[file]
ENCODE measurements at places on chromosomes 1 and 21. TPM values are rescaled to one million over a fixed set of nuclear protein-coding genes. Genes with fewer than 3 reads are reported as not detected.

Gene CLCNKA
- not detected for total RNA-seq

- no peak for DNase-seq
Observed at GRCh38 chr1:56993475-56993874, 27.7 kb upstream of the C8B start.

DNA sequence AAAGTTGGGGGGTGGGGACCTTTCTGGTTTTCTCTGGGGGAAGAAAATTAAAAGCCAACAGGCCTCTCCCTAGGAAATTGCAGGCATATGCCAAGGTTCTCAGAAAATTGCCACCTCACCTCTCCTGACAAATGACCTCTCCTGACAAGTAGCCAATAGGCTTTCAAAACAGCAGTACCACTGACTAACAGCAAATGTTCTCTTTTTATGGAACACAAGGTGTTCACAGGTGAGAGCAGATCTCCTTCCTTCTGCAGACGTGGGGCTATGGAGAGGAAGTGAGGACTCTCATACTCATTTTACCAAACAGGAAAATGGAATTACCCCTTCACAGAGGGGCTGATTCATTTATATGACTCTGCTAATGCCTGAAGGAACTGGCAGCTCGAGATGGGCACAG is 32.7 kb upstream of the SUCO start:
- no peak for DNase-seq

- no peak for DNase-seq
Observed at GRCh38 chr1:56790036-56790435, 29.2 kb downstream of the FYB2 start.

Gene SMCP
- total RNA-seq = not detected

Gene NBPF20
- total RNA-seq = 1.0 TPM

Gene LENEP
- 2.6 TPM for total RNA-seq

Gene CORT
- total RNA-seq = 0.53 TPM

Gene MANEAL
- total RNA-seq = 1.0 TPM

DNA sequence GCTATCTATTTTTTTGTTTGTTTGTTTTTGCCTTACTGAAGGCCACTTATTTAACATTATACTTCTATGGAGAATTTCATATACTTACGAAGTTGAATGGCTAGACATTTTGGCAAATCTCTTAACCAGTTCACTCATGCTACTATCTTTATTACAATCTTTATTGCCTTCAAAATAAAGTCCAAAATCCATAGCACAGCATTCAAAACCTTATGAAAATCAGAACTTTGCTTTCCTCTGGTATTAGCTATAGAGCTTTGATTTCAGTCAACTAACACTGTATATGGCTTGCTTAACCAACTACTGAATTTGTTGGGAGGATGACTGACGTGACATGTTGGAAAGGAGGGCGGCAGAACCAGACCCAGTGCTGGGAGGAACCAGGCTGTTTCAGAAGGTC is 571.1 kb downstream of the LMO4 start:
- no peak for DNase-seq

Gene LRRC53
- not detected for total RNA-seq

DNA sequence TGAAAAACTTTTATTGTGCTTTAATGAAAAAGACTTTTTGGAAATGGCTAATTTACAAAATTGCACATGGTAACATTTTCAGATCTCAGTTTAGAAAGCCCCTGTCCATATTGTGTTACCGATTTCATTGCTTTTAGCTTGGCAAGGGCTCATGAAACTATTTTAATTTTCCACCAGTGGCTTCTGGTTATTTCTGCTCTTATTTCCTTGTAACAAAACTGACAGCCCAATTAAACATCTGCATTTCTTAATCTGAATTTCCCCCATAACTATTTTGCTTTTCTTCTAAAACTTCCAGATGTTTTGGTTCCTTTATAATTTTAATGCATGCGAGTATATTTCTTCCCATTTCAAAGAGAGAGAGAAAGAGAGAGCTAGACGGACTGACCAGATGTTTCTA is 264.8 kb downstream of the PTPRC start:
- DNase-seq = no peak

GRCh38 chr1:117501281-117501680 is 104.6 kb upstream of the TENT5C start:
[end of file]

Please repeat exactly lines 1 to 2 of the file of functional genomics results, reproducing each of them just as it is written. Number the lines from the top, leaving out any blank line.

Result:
ENCODE measurements at places on chromosomes 1 and 21. TPM values are rescaled to one million over a fixed set of nuclear protein-coding genes. Genes with fewer than 3 reads are reported as not detected.

Gene CLCNKA